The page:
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Vocabulary Word

Word: ostentatious

Definition: showy; trying to attract attention; pretentious; N. ostentation: showy display


Sentences Containing 'ostentatious'

He describes a folly as 'a misunderstood building', and elaborates on this in an introduction: "Ideally, folly should be a big, Gothick, ostentatious, over-ambitious and useless structure, preferably with a wildly improbable local legend attached – but in real life it must be admitted that follies defy even such broad definitions.
He passed his hand complacently over his bald head, and said with ostentatious resignation: 'My dear, we will not anticipate the decrees of fortune.
However, after two years, the duo Kiralfy/Haller gave up again, their ostentatious shows with too little content finding little favour with audiences.
I saw there none of the swell airs and graces, and ostentatious displays of money, and pompous squanderings of it, which used to distinguish the steamboat crowd from the dry land crowd in the bygone days, in the thronged billiard rooms of St. Louis.
In the summer of 1520, a meeting was staged between Francis I of France and Henry VIII of England, where the ostentatious display of wealth and power earned the meeting-place the name of "The Field of Cloth of Gold".
More importantly, "The War Report" is often credited with reviving East Coast and hardcore hip hop, signaling a return to realistic and gritty hardcore street aesthetics (defined by unapologetic tales of violence and drugs) and spelling an end to the surrealistic, ostentatious, and fictional narratives of mafioso rap.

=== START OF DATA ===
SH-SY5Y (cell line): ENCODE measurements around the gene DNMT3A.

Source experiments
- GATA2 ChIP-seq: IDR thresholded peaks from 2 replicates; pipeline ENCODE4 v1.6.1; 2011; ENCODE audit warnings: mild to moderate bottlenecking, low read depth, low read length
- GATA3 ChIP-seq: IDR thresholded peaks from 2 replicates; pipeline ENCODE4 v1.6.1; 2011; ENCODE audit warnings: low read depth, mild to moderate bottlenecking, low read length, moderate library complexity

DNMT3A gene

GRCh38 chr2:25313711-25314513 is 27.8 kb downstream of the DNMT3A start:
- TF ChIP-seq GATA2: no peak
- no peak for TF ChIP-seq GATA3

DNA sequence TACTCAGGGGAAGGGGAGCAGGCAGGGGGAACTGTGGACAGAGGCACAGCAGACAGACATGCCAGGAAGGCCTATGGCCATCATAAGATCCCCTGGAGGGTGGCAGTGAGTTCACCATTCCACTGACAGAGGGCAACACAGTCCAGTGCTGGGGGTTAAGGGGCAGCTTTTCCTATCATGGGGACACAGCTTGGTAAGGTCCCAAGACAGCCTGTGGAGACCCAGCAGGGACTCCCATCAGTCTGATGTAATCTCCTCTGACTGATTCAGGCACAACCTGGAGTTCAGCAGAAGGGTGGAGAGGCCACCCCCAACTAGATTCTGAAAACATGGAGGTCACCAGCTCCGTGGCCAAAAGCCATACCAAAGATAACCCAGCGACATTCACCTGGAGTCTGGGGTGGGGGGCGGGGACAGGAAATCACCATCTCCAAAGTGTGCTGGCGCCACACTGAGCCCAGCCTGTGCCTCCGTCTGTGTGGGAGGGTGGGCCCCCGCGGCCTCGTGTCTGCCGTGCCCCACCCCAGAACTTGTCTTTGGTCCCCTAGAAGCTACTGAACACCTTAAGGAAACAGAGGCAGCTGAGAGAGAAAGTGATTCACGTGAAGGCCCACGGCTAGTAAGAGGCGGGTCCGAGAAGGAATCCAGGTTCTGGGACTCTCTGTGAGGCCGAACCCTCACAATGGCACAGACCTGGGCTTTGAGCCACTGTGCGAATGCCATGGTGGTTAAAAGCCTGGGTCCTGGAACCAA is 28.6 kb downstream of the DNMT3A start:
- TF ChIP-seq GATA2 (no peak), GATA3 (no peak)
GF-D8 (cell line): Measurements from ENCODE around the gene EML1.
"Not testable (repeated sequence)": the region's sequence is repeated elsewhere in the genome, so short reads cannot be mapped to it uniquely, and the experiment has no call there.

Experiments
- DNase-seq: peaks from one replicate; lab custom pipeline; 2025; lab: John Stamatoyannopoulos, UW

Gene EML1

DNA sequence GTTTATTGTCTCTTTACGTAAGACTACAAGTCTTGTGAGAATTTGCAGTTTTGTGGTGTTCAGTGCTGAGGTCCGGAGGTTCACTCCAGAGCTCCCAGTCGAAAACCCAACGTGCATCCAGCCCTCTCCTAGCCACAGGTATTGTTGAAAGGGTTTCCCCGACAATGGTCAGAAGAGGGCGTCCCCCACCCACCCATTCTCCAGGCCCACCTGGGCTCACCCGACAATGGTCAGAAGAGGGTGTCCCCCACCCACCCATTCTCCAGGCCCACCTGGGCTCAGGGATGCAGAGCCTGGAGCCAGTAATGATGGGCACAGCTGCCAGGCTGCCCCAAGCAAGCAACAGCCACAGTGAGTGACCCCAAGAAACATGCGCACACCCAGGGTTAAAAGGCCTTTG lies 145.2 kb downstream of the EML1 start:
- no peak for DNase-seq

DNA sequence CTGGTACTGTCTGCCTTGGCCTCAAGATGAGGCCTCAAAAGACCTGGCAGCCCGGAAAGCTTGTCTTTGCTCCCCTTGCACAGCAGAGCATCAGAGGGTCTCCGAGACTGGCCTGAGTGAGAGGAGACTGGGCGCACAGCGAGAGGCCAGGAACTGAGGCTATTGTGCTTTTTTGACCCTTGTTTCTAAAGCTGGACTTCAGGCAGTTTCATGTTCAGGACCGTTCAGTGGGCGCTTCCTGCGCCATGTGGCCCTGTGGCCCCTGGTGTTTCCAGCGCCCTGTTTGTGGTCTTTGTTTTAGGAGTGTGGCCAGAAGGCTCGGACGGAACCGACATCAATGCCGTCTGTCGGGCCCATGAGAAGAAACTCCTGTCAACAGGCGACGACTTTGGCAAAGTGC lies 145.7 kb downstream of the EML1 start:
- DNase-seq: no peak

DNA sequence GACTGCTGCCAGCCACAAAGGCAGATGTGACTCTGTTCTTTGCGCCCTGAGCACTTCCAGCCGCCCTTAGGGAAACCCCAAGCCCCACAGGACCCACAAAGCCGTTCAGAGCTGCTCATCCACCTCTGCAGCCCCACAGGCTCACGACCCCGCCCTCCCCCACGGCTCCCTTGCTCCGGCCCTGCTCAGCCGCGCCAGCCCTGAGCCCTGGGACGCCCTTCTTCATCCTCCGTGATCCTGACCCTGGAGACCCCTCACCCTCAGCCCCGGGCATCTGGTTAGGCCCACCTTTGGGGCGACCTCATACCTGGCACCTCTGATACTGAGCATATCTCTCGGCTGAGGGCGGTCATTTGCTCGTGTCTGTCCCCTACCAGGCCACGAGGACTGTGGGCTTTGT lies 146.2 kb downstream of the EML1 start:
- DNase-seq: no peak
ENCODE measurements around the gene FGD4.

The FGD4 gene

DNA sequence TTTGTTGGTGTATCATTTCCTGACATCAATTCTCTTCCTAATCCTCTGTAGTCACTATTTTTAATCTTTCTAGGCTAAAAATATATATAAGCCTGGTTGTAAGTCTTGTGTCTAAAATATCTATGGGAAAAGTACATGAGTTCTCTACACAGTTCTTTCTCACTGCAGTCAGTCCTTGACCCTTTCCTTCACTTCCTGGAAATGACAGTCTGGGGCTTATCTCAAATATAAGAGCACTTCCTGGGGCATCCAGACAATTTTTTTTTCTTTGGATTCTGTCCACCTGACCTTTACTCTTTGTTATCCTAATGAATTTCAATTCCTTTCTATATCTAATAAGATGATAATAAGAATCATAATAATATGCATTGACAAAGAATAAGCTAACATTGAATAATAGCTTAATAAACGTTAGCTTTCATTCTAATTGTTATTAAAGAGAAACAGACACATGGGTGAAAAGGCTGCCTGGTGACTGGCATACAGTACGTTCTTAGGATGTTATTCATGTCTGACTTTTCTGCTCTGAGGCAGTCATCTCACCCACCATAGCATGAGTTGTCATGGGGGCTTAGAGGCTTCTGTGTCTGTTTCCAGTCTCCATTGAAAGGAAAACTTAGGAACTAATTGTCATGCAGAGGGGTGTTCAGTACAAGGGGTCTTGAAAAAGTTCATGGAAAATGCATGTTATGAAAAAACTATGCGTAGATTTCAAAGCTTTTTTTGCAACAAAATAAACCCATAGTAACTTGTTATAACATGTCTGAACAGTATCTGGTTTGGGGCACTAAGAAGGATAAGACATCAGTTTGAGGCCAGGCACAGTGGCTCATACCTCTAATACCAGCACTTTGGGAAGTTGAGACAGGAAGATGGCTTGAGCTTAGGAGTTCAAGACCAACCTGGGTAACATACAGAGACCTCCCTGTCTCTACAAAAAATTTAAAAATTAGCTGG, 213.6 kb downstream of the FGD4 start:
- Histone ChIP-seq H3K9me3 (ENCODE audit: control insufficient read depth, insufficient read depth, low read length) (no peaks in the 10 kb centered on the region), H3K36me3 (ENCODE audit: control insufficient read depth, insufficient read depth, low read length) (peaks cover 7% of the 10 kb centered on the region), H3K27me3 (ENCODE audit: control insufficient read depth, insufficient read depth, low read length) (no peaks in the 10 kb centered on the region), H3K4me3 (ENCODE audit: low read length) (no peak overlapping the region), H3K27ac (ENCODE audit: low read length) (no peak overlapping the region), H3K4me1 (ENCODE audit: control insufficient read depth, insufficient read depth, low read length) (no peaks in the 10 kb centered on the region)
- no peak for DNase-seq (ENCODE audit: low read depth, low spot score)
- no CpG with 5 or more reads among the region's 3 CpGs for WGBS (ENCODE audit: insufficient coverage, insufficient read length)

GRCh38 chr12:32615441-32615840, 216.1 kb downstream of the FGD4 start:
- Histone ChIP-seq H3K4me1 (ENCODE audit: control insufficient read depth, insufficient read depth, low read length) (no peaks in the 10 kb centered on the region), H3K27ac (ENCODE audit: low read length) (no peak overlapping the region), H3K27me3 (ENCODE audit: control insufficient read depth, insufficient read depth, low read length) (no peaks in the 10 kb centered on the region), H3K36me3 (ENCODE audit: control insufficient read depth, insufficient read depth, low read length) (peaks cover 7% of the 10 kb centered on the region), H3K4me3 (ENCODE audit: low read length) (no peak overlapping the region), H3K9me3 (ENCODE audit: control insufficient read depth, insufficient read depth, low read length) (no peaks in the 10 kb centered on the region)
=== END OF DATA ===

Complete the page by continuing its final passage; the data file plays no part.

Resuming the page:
Mr. Cruncher could not be restrained from making rather an ostentatious parade of his liberality``I'd catch hold of your throat and choke you for half a guinea.''
Rainer has a star on the Hollywood Walk of Fame at 6300 Hollywood Boulevard. On 24 February 2011, at age 101, she said in an interview to BBC Radio 4 that the Oscars were not as ostentatious as they are now.
The proud minister of an ostentatious court, may frequently take pleasure in executing a work of splendour and magnificence, such as a great highway, which is frequently seen by the principal nobility, whose applauses not only flatter his vanity, but even contribute to support his interest at court.
Though truly vivacious, tumultuous, ostentatious little Flask would now and then stamp with impatience; but not one added heave did he thereby give to the negro's lordly chest.
Webster calls the symphony "a splendidly ostentatious work, displaying the prowess of the horn players to maximum effect in all four movements."
What to the ostentatious smuggling verbalists are the thoughts of thinkers but Loose-Fish?
With this self-conscious use of a gimmick, the Riddler's crimes are flamboyant and ostentatious.

More Vocab Words

::: perspicacious - (of someone) having insight; penetrating; astute
::: harangue - long, passionate, and vehement speech; V.
::: cumulative - growing by addition; accumulative
::: contest - dispute; argue about the rightness of; compete for; try to win; Ex. contest the election results; Ex. contest a seat in Parliament; N.
::: cauterize - burn (a wound or snakebite, etc.) with hot iron or caustic substance to stop bleeding and prevent infection
::: forswear - renounce under oath; abandon; make a solemn promise to give up; CF. abjure
::: languor - lack of physical or mental energy; lassitude; depression
::: inopportune - untimely; inappropriate or ill-timed; poorly chosen
::: pique - irritation; resentment from wounded pride (eg. loss in a contest); V: provoke; arouse; annoy; cause to feel resentment; Ex. pique her curiosity
::: simile - comparison of one thing with another, using the word like or as